in a hurry officer?
another day- watched a city cop slacking at a skateboard park- motor running- burning gas- contrary to police policy- sorry if your car gets hot- get out, or roll down the windows- maybe even chat with the skateboarders?
another time- watched a cop chatting with a bar employee- motor running- i asked who's the cop? he said i am- i said thanks for the job you all do- its thankless sometimes. now- isnt there a new rule about leaving your take-home cars motors running- wasting gas? he got a crappy with me- about time idling vs re-start- dont bs me, officer- i'm a hot-rodder from the 70's- old enough to be 1 your father, 2. old enough to know you're full of crap.
so COPS_ call off the police state.
heres a funny one- the ISP made a big pot bust in Kosciuscko county- and have the pot plants- 5000 of them drying in an "undisclosed warehouse". the staff are all complaining about the smell, and headaches- i called my local ISP post, and volunteered as an "altruistic citizen" who was "Immune" to pot- to mind the store for them; and suggested they could sell it or barter it with the RCMP, or other state police where dope is legal, and somehow get money through "interagency transfer" for their equipment fund, or raises, or pensions- the SGT. said "become drug dealers?" i said not exactly, but if you want to call it that- its sort of along those lines. then i wished the ISP officer a great day- he had a giggle.
most cops are cool- i think- but its the hard noses- or the command staffs who order them to raise money for the city/court system/lawyers, bail bondsmen, and all the others who depend on a police state extracting money from other wise harmless citizens.
meanwhile- the FWPD still hanst solved or arrested anyone ioin a double homicide- "sharon tate" pregnant womans murder from april- right across from my own neoighborhood.

Gary R. Welsh said...

Charlotte, When Scott Newman announced his intentions back in February at the neighborhood meeting I reference in the post, the audience was at least half African-American. I was surprised nobody jumped up and questioned him about it because it has been a common complaint by blacks and other minorities that police stop them without probable cause. It happened in the small town I grew up in as well. The poor, white teen-agers complained that police were always targeting them for stops to explain why they received disproportionately more traffic-related arrests, lost their driver's license and had difficulty obtaining insurance.

indyernie said...

Boo Hoo the cops aren't doing enough.
Boo Hoo the cops are too aggressive.

Quit slamming the LEO's.
These guys and gals are doing as ordered to do.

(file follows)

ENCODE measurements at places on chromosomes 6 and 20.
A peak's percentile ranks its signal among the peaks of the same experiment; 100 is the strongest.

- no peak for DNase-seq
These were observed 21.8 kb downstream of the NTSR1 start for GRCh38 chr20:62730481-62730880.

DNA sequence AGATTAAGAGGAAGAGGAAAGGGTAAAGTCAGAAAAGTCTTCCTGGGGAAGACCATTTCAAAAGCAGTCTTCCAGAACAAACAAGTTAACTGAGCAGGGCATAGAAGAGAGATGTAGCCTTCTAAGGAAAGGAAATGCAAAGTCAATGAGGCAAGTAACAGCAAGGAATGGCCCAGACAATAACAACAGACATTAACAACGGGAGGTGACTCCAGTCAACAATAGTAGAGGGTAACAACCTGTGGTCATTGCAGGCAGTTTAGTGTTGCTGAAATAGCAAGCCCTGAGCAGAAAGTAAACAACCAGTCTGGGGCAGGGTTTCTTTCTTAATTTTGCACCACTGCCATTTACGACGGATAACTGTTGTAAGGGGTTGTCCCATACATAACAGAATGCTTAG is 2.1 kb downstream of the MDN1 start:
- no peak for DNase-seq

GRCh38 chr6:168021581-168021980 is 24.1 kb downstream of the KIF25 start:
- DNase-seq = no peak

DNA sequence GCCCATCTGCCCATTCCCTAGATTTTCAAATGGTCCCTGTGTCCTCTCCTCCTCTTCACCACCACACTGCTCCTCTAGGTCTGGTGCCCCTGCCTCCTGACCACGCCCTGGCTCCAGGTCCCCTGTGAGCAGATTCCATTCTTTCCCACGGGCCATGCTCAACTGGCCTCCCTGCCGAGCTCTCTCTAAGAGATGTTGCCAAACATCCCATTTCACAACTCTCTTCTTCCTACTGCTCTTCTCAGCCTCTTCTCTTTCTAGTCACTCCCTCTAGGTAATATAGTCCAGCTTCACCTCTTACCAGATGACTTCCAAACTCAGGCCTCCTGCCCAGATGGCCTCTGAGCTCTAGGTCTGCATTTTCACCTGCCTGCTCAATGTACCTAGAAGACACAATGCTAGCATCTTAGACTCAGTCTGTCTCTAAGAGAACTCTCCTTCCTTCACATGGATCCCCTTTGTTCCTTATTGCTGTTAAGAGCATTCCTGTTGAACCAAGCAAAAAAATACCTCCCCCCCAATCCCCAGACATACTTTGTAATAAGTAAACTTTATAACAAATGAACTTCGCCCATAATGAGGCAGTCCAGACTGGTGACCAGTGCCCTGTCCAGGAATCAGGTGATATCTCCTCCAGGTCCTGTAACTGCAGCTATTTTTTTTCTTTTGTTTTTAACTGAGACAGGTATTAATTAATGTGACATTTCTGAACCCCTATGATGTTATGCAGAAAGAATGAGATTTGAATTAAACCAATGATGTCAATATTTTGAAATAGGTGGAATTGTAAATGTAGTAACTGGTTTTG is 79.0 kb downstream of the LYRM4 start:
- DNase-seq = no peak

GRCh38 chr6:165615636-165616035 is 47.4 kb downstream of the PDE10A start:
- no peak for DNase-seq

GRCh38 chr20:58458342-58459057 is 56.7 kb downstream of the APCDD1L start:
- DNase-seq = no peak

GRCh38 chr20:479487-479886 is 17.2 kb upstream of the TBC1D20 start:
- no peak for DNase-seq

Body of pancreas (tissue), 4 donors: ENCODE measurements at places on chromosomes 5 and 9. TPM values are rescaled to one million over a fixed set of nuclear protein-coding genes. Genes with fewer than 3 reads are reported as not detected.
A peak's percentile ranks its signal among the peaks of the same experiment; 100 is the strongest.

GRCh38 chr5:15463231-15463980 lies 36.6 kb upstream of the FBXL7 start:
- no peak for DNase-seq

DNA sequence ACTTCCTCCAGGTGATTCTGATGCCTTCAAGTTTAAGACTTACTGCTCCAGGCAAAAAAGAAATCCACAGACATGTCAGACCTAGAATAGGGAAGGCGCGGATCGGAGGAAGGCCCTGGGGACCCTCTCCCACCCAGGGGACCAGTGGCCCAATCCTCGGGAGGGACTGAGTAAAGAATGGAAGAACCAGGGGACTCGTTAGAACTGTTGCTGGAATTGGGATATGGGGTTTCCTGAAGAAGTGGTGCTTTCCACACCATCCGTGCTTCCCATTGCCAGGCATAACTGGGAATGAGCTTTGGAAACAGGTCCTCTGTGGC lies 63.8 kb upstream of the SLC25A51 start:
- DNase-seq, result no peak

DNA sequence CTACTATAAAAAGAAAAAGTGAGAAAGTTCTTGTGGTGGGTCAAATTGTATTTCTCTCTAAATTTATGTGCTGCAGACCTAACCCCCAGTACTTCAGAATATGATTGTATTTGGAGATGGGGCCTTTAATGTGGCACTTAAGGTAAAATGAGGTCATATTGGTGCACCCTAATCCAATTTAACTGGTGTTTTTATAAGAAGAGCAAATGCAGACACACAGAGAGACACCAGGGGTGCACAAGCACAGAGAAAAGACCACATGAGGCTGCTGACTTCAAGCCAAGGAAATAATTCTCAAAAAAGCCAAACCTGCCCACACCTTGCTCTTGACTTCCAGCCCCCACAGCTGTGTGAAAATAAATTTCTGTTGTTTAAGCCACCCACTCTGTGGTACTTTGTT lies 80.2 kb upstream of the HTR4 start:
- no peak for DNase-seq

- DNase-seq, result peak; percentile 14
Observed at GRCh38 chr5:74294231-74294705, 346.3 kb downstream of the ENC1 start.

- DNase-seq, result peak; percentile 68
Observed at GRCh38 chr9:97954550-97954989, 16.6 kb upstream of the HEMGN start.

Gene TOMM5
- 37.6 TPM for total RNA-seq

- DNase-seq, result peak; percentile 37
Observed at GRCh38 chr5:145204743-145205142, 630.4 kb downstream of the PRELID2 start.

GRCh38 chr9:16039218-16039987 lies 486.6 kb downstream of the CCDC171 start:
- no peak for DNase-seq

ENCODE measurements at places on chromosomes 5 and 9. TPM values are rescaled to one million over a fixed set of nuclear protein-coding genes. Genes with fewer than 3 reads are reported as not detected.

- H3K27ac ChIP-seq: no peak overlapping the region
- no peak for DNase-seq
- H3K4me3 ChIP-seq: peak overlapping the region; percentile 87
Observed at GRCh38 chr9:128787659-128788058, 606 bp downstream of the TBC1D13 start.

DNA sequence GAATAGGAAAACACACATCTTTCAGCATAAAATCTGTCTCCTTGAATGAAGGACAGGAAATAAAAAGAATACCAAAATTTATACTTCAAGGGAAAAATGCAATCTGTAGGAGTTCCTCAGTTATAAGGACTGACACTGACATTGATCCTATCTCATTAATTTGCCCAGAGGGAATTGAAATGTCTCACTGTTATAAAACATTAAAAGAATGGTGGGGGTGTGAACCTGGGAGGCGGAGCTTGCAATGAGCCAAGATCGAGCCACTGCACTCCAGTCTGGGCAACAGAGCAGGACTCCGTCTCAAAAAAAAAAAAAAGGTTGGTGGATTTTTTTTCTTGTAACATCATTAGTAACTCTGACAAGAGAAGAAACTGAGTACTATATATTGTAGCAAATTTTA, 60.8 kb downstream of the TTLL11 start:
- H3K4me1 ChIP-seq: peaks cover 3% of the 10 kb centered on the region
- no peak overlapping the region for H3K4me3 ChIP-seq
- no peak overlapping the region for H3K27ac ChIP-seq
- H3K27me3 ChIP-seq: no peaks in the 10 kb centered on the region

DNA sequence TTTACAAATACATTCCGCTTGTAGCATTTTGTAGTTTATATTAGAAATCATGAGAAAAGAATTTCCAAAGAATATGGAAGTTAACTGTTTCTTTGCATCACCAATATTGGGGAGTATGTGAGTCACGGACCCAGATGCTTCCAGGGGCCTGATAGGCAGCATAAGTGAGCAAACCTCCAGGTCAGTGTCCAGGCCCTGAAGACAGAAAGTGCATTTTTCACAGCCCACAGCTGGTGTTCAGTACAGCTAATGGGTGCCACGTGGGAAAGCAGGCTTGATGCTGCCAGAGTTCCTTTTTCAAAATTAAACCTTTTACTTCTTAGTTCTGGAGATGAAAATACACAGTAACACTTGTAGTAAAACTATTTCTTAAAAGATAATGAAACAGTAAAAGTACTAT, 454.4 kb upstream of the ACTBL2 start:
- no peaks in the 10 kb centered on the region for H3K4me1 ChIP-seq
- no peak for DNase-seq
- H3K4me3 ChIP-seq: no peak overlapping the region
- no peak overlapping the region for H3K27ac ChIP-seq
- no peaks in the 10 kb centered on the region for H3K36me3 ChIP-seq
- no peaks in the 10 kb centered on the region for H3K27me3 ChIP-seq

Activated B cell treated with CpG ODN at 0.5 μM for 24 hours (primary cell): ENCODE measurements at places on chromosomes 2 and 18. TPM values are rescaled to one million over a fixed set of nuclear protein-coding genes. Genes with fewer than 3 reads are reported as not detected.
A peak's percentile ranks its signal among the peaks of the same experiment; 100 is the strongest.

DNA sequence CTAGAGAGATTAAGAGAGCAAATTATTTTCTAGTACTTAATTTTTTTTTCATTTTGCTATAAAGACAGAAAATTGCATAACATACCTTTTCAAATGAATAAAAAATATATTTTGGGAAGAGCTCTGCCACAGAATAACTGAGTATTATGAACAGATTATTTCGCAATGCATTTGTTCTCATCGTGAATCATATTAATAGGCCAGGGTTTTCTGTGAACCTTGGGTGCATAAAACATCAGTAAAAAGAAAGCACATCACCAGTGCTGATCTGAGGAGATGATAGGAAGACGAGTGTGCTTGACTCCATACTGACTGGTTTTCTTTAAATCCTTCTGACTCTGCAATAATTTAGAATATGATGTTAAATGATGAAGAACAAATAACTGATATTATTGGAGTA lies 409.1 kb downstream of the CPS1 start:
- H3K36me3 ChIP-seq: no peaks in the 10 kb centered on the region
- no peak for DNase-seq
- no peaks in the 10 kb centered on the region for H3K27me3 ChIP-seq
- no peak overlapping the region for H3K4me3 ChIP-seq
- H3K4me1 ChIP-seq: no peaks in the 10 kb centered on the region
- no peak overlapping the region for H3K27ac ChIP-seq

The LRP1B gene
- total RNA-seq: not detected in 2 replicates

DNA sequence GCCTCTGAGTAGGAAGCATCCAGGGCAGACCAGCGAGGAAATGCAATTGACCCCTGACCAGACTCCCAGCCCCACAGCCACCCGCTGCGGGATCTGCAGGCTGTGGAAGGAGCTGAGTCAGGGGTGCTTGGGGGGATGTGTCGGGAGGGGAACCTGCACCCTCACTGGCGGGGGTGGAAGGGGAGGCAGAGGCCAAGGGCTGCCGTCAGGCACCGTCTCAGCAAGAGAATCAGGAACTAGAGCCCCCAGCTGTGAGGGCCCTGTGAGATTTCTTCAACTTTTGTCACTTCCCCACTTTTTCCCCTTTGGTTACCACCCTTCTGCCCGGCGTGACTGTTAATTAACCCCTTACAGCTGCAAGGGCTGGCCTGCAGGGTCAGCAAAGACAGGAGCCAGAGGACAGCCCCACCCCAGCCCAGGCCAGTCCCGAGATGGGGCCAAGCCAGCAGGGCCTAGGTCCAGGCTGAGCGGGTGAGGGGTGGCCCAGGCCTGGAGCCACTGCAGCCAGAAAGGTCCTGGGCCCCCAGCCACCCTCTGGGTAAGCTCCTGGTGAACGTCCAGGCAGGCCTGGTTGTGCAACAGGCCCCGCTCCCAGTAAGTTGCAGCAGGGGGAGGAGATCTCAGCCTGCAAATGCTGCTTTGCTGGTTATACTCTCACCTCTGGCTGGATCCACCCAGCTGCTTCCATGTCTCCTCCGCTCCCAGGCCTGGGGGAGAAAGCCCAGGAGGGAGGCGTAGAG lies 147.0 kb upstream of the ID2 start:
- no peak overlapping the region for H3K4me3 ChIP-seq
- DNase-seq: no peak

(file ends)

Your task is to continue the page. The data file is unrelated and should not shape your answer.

We asked the Mayor to start a campaign against crime and we are getting what we asked for.
If you have a problem call Scott Newman's office with your complaint.

If this practice will stop drug dealing and crime I’m OK with the stops.

7th CD guy said...

Whether it is a black or white motorist, police officers can't just pull over any car they want. They have to have some cause. Unfortunately cops too often don't follow the law.

It's called a "Terry Stop" (ref. Terry v. Ohio)
Unfortunately, they CAN stop you for any reason. They just have to say you looked suspicious. The courts will back them up.

Maybe this citizen should file a complaint. Maybe the complaint board will actually do something other than "rubber stamp" what the hief tells them to.

Gary R. Welsh said...

I would question whether the officer had (a) a reaonable suspicion to stop the man in question; and (b) the reasonableness of the length of the detention, with respect to the requirements of a Terry stop. An hour-long detention is arguably longer than what was necessary to conduct a reasonable investigation. More importantly, though, the officer immediately accusing the man of buying crack in a black neighborhood was completely out of line. This officer never witnessed this. He simply surmised it based upon the individual's looks, the car he was driving and the neighborhood he was in. The officer never said he was speeding, driving erratically or slowly, had a tail light out or something like this to create suspicion.

garyj said...

I would recommend a call to the complaint office.
317-327-3427. If more than 60 days have passed, don't bother.
A complaint has to filed within 60 calendar days.
7th cd guy.
We don't "rubber stamp" what the "heif" wants. (I think you meant the Chief). There is actually a lot of discussion on many cases. You should come down sometime and watch the process. It's actually more work than you may think. Lots of reading and trying to decide whose version to believe.

Unknown said...

7th CD, that's not what Terry v. Ohio says. Terry gives police officers the right to conduct a search when questioning someone they have a reasonable suspicion had committed a crime. The search is for the officer's safety while he is conducting the investigation.

Terry does not create a blanket exception that allows cops to pull over any car they want. You still need probable cause. I'm not saying the cop wouldn't lie about the reason for the stop. Cops lie all the time.

Mann Law, P.C. said...


Those who would give up Essential Liberty to purchase a little Temporary Safety, deserve neither Liberty nor Safety.
The first variant was written by Franklin, with quotation marks but almost certainly his original thought, sometime shortly before February 17, 1755 as part of his notes for a proposition at the Pennsylvania Assembly. See Memoirs of the life and writings of Benjamin Franklin. [1]

artfuggins said...

The buck stops with Ballard him

straight up said...

Welcome to Gary's world, where hearsay is accepted as THE truth.


You may be willing to to base a story as 100% accurate based upon your friend's word, but fortunately, courts, or in this case, a review board, will take a more professional approach to an investigation.

Gary R. Welsh said...

Not hearsay. I got it straight from the suspect's mouth.